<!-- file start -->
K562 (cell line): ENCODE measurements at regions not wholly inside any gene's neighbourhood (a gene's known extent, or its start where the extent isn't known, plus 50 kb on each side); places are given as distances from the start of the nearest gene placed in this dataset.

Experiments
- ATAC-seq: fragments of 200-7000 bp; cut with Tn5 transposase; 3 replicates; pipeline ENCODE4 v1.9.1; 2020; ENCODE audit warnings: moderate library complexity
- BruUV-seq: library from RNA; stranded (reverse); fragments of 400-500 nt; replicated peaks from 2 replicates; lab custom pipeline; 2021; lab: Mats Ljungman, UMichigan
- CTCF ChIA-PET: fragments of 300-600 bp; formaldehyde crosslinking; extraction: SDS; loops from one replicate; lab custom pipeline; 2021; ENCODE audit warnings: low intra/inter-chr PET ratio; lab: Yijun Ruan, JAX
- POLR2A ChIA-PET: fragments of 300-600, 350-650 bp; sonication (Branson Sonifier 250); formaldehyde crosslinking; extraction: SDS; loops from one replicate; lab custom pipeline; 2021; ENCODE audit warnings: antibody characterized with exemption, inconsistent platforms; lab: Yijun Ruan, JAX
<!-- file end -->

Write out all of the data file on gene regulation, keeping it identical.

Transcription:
K562 (cell line): ENCODE measurements at regions not wholly inside any gene's neighbourhood (a gene's known extent, or its start where the extent isn't known, plus 50 kb on each side); places are given as distances from the start of the nearest gene placed in this dataset.

Experiments
- ATAC-seq: fragments of 200-7000 bp; cut with Tn5 transposase; 3 replicates; pipeline ENCODE4 v1.9.1; 2020; ENCODE audit warnings: moderate library complexity
- BruUV-seq: library from RNA; stranded (reverse); fragments of 400-500 nt; replicated peaks from 2 replicates; lab custom pipeline; 2021; lab: Mats Ljungman, UMichigan
- CTCF ChIA-PET: fragments of 300-600 bp; formaldehyde crosslinking; extraction: SDS; loops from one replicate; lab custom pipeline; 2021; ENCODE audit warnings: low intra/inter-chr PET ratio; lab: Yijun Ruan, JAX
- POLR2A ChIA-PET: fragments of 300-600, 350-650 bp; sonication (Branson Sonifier 250); formaldehyde crosslinking; extraction: SDS; loops from one replicate; lab custom pipeline; 2021; ENCODE audit warnings: antibody characterized with exemption, inconsistent platforms; lab: Yijun Ruan, JAX